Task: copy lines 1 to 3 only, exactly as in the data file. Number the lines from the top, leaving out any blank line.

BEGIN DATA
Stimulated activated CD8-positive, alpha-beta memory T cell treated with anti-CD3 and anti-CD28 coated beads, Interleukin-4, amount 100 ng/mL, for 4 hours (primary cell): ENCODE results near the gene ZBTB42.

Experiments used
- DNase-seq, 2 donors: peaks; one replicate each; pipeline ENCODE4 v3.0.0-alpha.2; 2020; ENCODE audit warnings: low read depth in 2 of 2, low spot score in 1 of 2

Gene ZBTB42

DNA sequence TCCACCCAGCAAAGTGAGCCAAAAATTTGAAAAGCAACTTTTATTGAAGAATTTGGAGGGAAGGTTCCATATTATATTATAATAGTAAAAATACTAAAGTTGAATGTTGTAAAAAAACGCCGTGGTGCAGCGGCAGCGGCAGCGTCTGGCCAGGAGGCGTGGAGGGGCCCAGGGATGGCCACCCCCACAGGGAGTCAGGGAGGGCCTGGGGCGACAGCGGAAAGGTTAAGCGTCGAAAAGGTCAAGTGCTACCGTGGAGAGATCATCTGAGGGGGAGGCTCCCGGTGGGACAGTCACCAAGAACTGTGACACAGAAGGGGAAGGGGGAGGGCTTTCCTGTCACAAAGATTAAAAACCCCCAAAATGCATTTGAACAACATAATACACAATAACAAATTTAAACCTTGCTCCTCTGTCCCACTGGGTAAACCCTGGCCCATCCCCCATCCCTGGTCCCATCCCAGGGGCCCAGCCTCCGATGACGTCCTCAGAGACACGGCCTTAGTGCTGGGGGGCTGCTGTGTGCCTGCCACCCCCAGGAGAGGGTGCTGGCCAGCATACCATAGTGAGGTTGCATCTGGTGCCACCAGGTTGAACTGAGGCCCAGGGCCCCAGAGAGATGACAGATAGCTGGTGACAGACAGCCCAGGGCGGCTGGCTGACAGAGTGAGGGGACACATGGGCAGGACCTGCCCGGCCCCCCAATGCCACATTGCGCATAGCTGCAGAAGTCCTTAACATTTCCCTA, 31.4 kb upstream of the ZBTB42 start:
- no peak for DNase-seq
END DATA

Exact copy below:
Stimulated activated CD8-positive, alpha-beta memory T cell treated with anti-CD3 and anti-CD28 coated beads, Interleukin-4, amount 100 ng/mL, for 4 hours (primary cell): ENCODE results near the gene ZBTB42.

Experiments used
- DNase-seq, 2 donors: peaks; one replicate each; pipeline ENCODE4 v3.0.0-alpha.2; 2020; ENCODE audit warnings: low read depth in 2 of 2, low spot score in 1 of 2